Eileen Is Deceptive and Devious, Accomplishing a Lot With a Little

Eileen is an exercise in contrasts, expectations, and character. Director William Oldroyd (Lady Macbeth) adapts Otessa Moshfegh’s novel with a script by Moshfegh and Luke Goebel, turning the novel into a wonderfully visual work of character and tension building. What results is a wonderfully surprising, engaging, and beautiful film that accomplishes a lot with a little.

Thomasin Mackenzie stars as the titular character, a secretary at a local boys’ prison somewhere in 1960s Massachusetts. She is an eminently unhappy young woman, getting by with her job and living with her abusive father (Shea Wigham), seemingly aspiring to nothing more. The story of the film begins with the arrival of Dr. Rebecca St. John (Anne Hathaway), the new prison psychologist, who takes a fascination with the case of a local boy recently arrested, and an interest in Eileen as well.

Mackenzie is a great talent, and she has been seemingly typecast into roles like this, that is, quiet but troubled young women. It is a testament to her talent, then, that Eileen as a character does not feel like a complete retread of characters she’s done before this. There’s so much of Eileen’s character that is shown without words, and Mackenzie is able to effectively sell it well. Her childish smile in particular carries a lot of weight in the film, and it is a key part of her performance. She embodies Eileen’s conflicts, her repressed feelings, and her coming-of-age in remarkable fashion.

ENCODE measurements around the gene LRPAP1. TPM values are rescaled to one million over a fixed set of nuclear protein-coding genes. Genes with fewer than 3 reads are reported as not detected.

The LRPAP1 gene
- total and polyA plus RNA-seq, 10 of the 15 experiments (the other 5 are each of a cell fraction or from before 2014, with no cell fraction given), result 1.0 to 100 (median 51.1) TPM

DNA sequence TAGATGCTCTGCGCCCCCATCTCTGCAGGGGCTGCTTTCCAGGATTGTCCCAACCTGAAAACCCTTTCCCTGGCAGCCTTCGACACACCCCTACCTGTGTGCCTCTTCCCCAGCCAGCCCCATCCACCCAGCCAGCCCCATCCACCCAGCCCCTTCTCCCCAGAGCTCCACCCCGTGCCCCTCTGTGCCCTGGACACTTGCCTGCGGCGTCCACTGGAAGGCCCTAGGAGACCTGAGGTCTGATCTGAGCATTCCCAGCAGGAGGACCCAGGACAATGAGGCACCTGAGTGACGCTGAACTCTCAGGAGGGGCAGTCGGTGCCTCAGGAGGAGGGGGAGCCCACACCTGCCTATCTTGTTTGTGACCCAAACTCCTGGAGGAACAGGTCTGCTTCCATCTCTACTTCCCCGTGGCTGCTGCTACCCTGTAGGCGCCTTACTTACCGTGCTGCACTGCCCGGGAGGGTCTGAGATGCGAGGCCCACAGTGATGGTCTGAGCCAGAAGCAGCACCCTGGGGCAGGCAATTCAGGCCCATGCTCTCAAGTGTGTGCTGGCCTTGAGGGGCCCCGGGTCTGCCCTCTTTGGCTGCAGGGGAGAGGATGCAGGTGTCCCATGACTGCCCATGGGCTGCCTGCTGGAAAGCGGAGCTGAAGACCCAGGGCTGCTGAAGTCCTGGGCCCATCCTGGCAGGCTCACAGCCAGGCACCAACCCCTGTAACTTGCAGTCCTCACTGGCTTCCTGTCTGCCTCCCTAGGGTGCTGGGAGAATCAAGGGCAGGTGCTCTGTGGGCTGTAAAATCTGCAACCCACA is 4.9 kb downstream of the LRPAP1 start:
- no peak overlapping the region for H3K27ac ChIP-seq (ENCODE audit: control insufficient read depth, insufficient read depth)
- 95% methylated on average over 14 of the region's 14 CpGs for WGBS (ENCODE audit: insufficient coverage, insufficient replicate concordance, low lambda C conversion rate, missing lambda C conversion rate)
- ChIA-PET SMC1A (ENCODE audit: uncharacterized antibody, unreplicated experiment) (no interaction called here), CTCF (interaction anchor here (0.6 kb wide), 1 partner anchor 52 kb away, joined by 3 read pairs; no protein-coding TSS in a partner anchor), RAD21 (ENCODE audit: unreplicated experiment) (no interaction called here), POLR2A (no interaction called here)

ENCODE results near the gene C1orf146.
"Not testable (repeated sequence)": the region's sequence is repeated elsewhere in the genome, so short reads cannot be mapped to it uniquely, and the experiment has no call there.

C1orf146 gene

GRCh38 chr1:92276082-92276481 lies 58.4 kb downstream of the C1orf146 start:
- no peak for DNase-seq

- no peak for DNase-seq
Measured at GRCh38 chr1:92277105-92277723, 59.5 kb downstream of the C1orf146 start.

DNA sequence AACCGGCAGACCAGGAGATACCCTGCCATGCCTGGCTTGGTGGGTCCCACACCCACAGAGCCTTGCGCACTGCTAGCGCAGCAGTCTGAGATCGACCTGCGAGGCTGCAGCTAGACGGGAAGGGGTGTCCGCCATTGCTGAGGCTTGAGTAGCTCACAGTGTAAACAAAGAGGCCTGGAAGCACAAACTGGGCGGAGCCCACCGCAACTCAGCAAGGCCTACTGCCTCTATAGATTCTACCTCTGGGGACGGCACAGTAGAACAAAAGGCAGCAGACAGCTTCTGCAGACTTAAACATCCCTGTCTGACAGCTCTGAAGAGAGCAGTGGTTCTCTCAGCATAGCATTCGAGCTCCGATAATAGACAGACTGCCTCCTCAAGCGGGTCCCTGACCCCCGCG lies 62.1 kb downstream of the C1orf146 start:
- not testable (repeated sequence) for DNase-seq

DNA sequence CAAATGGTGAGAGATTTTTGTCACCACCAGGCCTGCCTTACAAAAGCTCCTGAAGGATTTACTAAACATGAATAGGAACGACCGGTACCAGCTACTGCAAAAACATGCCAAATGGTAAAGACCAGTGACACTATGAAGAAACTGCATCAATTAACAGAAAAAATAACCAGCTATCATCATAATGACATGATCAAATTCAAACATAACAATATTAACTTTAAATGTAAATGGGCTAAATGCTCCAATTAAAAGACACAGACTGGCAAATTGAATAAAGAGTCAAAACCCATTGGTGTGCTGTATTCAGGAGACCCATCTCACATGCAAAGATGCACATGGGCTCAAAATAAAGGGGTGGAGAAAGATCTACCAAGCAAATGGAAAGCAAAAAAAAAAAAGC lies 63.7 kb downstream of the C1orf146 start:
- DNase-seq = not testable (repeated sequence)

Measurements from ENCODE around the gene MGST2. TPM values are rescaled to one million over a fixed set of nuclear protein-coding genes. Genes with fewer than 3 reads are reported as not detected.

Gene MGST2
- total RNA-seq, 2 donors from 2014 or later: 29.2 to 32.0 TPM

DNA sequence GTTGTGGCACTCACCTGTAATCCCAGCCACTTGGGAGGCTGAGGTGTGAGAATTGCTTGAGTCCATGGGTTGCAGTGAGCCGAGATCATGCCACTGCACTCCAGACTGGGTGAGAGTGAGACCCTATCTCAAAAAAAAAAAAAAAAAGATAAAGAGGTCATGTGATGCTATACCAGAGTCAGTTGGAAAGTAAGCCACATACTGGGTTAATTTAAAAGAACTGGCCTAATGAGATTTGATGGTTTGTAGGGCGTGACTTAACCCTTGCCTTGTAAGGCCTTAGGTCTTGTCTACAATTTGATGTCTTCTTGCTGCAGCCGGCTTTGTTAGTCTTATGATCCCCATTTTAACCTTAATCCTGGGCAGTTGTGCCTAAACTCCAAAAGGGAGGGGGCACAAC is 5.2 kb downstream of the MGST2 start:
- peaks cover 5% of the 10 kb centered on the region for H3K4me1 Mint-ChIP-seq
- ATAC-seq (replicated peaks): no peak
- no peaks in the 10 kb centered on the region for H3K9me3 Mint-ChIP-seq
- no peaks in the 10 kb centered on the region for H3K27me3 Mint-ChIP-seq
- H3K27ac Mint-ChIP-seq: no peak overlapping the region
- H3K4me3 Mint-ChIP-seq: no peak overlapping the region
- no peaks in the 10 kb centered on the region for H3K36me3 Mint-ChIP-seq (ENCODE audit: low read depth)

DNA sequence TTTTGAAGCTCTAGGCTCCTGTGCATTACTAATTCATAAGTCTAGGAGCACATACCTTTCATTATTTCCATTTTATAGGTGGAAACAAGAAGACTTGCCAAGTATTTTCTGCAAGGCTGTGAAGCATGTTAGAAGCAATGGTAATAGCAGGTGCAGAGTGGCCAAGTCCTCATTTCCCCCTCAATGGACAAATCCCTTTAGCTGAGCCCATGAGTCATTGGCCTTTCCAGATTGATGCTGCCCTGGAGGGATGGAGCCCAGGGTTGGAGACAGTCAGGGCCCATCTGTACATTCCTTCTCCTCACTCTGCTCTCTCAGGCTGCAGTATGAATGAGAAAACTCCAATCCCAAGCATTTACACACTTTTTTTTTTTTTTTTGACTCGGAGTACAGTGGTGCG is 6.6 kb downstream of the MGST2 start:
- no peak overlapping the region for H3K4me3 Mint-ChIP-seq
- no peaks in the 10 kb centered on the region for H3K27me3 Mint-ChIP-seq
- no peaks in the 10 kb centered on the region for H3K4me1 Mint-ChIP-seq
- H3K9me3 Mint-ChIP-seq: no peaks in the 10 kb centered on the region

Hathaway’s character, meanwhile, feels otherworldly in just how different she is from everyone else, and how she shakes up the film’s world. Everything about her, from her hair to the way she dresses to the way she speaks, stands out. Hathaway is perfect for a role like this, and she is electric. Her performance lends so much weight to the character, not just during her presence but also her absence, both of which are felt in powerful ways over the course of the film. She feels strangely like Marilyn Monroe; strange because of how random it feels that she evokes such an image, but also because of how close her performance hues to Monroe’s image in popular culture, with a tragic, ghostly complexity to her.

Eileen‘s setting of a nondescript Massachusetts town in the dead of winter lends it a potent lonely nature. Oldroyd and cinematographer Ari Wagner shoot the Massachusetts winter with the required darkness, and make use of dramatic reds and oranges. Oppressive grey and blue overcast in the daytime works similarly to provide a haunting, surreal atmosphere.

Still from EILEEN showing characters Eileen (left) and Rebecca (right) outside a bar at night.
Oldroyd and Wagner preserve the harshness of Massachusetts in winter and turn it into a haunting and surreal backdrop for the film’s story. Image courtesy: Neon.